Rep. Louie Gohmert, R-Texas, asked Mueller about a meeting he had with Trump the day before he was appointed as special counsel in May 2017.
Although Mueller acknowledged that he met with Trump and discussed the FBI, he said he did so “not as a candidate,” for the directorship.
“I was not applying for that job,” Mueller said. “I was asked to give my input on what it would take to do the job,” Mueller said.
4. Mueller said Trump and Donald Jr. praising WikiLeaks was “problematic”
Democratic lawmakers revisited a slew of past tweets and comments by the president praising WikiLeaks, which published emails stolen from the Democratic National Committee and Hilary Clinton’s 2016 presidential campaign chairman John Podesta.
Rep. Mike Quigley, D-Ill., asked Mueller what he thought of Trump saying, “Boy I love reading those WikiLeaks” and calling the emails a “treasure trove.”
“Well, problematic is an understatement in terms of what it displays in terms of giving some hope or some boost to what is and should be illegal activity,” Mueller said of Trump’s comments.
Quigley also asked Mueller to elaborate on information in his report asserting that WikiLeaks was corresponding with Donald Trump Jr. to share incriminating information about Clinton.
“This behavior is at the very least disturbing,” Quigley said to Mueller.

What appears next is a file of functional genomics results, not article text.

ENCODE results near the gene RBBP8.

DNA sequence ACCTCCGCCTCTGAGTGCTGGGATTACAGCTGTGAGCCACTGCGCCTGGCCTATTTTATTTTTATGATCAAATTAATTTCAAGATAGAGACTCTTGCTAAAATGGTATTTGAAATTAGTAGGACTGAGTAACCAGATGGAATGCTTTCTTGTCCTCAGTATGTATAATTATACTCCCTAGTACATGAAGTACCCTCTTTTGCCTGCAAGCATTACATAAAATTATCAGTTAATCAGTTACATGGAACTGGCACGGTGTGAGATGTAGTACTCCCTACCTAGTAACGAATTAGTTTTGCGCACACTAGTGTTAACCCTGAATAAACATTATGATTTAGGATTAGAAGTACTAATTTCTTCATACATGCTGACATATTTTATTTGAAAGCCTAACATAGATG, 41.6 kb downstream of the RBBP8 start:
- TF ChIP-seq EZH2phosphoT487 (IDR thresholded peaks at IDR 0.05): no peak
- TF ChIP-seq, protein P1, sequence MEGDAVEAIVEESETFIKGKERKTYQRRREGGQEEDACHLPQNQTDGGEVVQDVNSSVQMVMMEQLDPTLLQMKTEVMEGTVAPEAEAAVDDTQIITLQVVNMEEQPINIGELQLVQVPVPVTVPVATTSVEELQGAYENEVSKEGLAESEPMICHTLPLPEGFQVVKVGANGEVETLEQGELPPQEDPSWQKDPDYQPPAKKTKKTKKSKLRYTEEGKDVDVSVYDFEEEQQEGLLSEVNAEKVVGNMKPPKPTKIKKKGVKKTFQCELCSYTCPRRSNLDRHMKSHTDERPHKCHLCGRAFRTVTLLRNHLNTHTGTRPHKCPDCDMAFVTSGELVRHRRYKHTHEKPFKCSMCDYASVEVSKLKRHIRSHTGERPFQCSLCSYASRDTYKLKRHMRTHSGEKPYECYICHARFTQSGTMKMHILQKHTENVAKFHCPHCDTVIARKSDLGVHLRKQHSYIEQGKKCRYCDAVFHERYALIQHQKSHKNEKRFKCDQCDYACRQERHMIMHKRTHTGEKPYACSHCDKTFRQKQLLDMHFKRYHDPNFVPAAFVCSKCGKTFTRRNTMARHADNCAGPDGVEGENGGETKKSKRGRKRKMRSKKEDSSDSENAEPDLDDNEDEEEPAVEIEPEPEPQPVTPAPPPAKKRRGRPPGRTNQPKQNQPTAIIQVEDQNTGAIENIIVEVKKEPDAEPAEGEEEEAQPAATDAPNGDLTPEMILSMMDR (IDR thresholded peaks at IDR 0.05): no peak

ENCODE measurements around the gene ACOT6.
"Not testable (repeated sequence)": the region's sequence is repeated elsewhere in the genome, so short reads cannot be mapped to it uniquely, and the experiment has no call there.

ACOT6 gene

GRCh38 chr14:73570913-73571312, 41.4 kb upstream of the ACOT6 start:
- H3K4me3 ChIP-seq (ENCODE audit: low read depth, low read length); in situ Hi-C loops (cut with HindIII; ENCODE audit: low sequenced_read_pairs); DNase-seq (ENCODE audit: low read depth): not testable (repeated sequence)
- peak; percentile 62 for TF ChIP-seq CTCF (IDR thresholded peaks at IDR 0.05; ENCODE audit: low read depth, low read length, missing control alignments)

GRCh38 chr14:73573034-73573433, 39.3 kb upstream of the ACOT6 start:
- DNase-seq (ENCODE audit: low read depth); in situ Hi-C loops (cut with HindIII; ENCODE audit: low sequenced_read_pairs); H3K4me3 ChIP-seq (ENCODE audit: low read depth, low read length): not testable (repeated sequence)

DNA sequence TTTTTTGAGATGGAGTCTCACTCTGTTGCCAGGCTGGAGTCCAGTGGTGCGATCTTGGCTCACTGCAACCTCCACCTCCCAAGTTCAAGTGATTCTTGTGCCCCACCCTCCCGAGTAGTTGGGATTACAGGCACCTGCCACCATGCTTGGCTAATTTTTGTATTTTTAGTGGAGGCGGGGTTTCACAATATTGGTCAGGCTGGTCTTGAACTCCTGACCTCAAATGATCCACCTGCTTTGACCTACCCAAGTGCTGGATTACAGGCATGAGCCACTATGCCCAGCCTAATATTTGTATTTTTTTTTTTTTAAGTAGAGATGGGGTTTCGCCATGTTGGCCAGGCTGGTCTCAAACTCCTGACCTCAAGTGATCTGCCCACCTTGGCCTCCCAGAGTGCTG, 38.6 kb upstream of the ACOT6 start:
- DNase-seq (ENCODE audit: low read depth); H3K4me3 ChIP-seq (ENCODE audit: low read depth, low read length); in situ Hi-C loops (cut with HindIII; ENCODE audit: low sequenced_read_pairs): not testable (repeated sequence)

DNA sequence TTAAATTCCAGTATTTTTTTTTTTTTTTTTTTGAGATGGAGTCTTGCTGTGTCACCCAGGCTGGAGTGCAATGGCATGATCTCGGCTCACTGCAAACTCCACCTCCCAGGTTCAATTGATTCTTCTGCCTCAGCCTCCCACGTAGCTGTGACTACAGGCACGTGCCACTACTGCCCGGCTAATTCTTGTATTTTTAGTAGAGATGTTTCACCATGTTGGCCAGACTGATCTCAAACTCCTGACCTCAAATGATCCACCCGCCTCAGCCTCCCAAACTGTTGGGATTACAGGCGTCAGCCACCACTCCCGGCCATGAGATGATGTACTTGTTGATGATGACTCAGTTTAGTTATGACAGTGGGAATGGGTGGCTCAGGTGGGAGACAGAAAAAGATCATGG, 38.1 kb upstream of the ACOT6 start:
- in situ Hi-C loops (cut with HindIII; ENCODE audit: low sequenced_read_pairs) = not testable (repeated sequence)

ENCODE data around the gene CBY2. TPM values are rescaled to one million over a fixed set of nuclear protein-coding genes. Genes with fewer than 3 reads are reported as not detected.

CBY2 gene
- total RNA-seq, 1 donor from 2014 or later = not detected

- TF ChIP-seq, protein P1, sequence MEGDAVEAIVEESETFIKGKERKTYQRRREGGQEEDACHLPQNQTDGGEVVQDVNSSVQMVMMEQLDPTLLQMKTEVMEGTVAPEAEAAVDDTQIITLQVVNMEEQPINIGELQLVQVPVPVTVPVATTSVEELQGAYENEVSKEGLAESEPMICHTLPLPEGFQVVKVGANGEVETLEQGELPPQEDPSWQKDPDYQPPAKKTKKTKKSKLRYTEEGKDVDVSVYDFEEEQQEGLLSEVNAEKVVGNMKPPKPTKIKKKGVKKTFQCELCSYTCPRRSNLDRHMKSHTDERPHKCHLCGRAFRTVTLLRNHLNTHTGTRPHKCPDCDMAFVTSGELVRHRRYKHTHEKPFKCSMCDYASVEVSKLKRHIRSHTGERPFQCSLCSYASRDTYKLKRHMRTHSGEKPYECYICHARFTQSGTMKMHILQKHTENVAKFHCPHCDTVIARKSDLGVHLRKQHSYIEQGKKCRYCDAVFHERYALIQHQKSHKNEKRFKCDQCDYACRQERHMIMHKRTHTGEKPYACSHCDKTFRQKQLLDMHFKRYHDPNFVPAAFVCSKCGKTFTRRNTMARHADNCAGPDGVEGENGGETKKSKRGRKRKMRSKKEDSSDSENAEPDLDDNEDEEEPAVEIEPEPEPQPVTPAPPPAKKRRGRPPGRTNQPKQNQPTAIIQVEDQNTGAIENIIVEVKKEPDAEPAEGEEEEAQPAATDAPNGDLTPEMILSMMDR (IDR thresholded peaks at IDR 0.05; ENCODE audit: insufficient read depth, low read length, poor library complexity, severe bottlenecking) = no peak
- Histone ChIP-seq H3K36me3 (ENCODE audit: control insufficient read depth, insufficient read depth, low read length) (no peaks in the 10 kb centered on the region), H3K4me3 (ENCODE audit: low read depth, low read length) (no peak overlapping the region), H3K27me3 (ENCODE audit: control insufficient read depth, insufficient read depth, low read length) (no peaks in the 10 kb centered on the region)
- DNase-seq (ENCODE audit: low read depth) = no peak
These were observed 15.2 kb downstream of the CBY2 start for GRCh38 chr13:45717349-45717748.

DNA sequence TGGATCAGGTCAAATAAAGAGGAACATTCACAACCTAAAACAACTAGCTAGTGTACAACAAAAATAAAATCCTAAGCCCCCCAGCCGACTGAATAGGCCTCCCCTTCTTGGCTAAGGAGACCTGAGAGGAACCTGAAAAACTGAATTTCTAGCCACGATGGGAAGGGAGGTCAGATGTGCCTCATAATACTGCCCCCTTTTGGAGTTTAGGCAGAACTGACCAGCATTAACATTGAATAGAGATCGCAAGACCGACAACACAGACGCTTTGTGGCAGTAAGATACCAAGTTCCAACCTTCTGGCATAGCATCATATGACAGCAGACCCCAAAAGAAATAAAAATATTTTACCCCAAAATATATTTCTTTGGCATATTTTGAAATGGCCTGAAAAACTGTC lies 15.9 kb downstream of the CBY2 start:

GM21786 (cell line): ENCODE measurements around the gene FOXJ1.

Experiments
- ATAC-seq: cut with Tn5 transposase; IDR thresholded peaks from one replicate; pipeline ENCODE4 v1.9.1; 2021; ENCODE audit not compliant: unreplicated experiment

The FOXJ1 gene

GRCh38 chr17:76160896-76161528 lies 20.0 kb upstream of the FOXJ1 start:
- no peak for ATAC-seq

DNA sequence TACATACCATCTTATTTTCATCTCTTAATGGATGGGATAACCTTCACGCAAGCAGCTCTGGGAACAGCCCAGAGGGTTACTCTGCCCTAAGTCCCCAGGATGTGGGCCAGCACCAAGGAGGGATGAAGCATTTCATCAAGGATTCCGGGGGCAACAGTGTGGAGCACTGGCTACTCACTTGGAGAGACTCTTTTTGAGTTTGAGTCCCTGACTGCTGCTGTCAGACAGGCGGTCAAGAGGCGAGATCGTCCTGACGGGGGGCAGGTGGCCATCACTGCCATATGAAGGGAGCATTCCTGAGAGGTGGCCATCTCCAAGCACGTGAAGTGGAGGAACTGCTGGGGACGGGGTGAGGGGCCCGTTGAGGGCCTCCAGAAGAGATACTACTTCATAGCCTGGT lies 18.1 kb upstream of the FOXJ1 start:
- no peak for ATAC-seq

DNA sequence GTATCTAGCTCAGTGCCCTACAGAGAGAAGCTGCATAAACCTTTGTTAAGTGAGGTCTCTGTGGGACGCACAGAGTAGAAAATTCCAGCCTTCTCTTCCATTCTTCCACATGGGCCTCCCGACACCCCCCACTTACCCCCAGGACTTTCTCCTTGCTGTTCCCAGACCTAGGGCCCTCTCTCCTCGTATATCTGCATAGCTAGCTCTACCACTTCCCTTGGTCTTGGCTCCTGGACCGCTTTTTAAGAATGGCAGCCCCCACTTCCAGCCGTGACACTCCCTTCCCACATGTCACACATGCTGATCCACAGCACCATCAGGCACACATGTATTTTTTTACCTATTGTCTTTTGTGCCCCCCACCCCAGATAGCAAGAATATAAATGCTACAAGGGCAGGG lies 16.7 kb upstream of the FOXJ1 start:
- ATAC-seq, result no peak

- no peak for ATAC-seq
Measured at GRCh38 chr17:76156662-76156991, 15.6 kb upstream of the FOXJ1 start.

“Disturbing and also subject to investigation,” Mueller replied.
5. Mueller said Russian election interference is an ongoing issue that will continue in 2020
In his opening statement before the House Judiciary Committee, Mueller emphasized that his investigation “found that the Russian government interfered in our election in sweeping and systematic fashion.”
“Over the course of my career, I’ve seen a number of challenges to our democracy,” Mueller said later. “The Russian government’s effort to interfere in our election is among the most serious.”
Rep. Will Hurd, R-Texas, asked Mueller during the House Intelligence Committee hearing if he agreed that “Russian active measures are growing with frequency and intensity, and including their expanded use of groups such as the [Internet Research Agency], and these groups pose a significant threat to the United States and our allies in upcoming elections.”
Mueller said that he agreed and believed that “many more countries are developing the capability to replicate what the Russians have done.”
“Did you think that this was a single attempt by the Russians to get involved in our election?” Hurd asked. “Or did you find evidence to suggest they’ll try to do this again?”
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“It wasn’t a single attempt, they’re doing it as we sit here,” Mueller cautioned. “And they expect to do it during the next campaign.”
When asked by Rep. Raja Krishnamoorthi, D-Ill., if he was “concerned that not enough is being done to prevent this from happening again,” Mueller responded, “Much more needs to be done in order to protect against these intrusions, not just by the Russians but by others as well.”